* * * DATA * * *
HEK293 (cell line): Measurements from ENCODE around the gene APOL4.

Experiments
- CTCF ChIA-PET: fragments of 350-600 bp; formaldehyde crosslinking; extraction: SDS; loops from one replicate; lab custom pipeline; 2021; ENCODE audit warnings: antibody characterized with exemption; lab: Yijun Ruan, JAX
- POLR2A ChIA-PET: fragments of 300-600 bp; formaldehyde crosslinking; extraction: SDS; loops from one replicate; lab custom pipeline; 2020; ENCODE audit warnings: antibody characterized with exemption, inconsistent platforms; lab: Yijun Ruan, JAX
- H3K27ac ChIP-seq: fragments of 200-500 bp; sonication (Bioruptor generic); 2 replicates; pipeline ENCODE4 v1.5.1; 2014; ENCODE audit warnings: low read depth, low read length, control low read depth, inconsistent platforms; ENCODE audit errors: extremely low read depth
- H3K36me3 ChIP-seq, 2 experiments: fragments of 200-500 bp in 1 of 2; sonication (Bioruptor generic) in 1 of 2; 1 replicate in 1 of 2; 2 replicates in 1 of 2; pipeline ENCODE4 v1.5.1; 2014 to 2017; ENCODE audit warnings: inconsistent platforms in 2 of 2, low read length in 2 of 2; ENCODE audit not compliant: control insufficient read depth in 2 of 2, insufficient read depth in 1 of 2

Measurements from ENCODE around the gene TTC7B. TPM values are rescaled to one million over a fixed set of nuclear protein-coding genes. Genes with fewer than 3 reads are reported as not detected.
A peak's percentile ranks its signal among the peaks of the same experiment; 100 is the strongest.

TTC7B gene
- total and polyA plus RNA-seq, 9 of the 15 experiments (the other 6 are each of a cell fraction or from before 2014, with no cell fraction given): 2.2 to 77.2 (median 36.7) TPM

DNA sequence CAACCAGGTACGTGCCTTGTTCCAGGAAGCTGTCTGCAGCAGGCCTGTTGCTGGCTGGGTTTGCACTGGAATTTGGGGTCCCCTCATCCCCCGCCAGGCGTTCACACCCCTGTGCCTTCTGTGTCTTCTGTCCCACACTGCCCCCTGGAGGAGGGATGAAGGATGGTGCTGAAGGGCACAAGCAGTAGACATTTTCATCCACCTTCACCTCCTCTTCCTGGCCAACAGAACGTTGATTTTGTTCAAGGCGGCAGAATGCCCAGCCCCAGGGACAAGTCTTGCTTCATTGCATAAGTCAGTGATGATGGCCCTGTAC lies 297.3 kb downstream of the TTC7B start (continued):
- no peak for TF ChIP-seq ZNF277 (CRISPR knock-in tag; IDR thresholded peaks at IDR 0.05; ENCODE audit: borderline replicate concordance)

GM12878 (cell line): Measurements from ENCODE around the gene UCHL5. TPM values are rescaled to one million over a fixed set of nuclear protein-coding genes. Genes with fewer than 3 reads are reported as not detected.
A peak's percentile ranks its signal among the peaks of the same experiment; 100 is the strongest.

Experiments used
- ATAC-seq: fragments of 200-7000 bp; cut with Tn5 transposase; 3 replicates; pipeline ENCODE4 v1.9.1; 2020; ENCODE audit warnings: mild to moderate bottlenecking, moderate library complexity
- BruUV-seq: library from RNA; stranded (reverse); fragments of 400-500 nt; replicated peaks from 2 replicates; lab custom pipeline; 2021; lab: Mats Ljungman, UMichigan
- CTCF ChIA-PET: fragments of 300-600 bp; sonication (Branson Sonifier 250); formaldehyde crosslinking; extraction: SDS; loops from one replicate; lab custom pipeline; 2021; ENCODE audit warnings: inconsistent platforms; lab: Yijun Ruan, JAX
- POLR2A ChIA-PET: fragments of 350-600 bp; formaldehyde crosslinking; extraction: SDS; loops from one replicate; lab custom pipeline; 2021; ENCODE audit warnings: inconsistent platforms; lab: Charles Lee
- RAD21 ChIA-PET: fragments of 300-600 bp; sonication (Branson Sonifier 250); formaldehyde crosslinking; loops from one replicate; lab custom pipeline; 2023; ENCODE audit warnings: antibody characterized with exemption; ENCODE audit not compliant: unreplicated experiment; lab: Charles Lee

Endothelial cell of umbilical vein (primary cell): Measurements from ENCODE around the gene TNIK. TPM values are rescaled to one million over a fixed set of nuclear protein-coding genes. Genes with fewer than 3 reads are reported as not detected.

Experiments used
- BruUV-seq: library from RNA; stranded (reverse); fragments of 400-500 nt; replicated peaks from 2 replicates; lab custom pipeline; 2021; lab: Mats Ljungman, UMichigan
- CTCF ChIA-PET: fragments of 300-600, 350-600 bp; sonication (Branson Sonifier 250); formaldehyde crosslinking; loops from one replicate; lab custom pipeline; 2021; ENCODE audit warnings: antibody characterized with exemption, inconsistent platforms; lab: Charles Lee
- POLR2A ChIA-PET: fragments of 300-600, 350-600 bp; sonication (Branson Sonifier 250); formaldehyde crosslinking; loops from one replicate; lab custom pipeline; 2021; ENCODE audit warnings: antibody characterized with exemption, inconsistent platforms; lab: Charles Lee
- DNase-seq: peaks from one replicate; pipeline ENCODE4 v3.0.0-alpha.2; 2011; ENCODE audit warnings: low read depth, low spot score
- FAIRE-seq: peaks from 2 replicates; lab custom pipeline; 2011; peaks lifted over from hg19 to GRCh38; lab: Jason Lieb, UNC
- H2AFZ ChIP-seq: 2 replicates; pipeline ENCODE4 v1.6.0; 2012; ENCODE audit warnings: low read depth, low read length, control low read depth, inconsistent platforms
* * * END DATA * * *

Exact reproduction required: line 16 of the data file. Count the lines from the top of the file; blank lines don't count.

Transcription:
- ATAC-seq: fragments of 200-7000 bp; cut with Tn5 transposase; 3 replicates; pipeline ENCODE4 v1.9.1; 2020; ENCODE audit warnings: mild to moderate bottlenecking, moderate library complexity